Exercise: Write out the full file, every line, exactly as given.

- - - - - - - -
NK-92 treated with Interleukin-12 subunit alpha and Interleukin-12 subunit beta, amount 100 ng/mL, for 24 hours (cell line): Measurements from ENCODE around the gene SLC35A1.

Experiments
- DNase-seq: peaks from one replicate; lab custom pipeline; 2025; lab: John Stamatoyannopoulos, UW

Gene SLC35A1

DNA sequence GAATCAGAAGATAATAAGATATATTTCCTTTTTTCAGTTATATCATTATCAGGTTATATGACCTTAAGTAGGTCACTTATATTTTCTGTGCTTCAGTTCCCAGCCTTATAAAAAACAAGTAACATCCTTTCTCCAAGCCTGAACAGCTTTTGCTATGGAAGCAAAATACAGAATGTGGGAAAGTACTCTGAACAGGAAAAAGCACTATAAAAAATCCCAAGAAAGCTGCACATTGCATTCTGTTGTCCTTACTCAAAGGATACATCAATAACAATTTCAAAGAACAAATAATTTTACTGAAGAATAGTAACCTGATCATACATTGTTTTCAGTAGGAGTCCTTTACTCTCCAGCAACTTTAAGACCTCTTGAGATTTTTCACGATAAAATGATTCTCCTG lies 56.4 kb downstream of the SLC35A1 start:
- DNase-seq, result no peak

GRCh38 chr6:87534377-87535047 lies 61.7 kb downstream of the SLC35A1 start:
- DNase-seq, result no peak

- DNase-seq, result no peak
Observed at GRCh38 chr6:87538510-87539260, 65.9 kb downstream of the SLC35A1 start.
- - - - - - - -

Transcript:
NK-92 treated with Interleukin-12 subunit alpha and Interleukin-12 subunit beta, amount 100 ng/mL, for 24 hours (cell line): Measurements from ENCODE around the gene SLC35A1.

Experiments
- DNase-seq: peaks from one replicate; lab custom pipeline; 2025; lab: John Stamatoyannopoulos, UW

Gene SLC35A1

DNA sequence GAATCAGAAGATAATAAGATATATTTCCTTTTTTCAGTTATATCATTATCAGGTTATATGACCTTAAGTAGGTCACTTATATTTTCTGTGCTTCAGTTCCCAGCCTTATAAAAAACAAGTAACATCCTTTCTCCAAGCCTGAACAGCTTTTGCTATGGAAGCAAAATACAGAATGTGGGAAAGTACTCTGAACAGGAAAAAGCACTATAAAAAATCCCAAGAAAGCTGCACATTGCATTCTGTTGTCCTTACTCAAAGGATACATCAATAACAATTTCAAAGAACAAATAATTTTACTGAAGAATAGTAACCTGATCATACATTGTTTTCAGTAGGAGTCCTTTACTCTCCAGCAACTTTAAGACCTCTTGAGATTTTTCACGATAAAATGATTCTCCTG lies 56.4 kb downstream of the SLC35A1 start:
- DNase-seq, result no peak

GRCh38 chr6:87534377-87535047 lies 61.7 kb downstream of the SLC35A1 start:
- DNase-seq, result no peak

- DNase-seq, result no peak
Observed at GRCh38 chr6:87538510-87539260, 65.9 kb downstream of the SLC35A1 start.